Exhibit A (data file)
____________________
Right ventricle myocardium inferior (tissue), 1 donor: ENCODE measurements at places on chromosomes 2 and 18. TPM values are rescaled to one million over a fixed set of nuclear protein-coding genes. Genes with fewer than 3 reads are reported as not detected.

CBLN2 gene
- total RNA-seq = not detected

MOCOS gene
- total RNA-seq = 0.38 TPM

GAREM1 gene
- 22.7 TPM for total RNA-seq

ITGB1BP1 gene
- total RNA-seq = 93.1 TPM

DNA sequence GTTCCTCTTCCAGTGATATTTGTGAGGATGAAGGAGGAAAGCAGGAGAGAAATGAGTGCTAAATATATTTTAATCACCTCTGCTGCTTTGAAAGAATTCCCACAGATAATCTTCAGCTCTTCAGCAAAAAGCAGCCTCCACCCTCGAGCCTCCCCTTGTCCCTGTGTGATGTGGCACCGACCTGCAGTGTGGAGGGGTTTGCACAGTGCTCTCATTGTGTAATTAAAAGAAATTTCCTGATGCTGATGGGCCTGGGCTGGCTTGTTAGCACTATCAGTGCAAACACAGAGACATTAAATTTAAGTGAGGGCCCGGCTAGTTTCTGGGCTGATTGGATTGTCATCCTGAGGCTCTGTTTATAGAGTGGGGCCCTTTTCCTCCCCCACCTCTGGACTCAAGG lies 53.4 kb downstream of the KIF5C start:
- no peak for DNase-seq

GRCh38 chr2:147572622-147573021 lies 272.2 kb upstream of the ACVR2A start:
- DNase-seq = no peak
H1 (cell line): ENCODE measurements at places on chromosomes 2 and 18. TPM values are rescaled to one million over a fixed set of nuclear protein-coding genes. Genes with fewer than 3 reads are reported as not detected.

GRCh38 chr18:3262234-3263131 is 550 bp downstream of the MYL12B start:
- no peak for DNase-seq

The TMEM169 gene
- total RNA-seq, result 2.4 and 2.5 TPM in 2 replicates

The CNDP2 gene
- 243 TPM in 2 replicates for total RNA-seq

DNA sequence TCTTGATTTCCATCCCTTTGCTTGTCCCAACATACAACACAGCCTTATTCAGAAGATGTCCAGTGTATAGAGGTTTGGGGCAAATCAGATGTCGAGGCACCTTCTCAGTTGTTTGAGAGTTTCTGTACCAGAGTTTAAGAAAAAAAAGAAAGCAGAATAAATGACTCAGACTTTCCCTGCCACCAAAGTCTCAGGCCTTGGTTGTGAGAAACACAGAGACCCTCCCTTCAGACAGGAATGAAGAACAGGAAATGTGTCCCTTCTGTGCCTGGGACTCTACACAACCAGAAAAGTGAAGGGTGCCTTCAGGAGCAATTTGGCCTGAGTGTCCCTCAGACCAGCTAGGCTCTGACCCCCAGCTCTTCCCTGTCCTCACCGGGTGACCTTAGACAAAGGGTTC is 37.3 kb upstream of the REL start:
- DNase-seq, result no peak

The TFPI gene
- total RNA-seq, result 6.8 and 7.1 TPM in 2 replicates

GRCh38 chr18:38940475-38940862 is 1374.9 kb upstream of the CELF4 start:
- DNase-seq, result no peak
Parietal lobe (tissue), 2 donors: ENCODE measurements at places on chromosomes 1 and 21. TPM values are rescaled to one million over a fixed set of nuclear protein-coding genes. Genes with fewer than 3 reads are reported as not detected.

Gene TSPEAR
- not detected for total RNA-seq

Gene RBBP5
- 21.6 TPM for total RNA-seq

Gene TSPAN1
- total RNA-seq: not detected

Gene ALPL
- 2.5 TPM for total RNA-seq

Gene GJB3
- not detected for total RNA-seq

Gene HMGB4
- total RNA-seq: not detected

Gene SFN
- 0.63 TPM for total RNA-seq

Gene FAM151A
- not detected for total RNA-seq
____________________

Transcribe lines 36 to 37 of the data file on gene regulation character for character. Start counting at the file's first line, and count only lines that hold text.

Gene GJB3
- not detected for total RNA-seq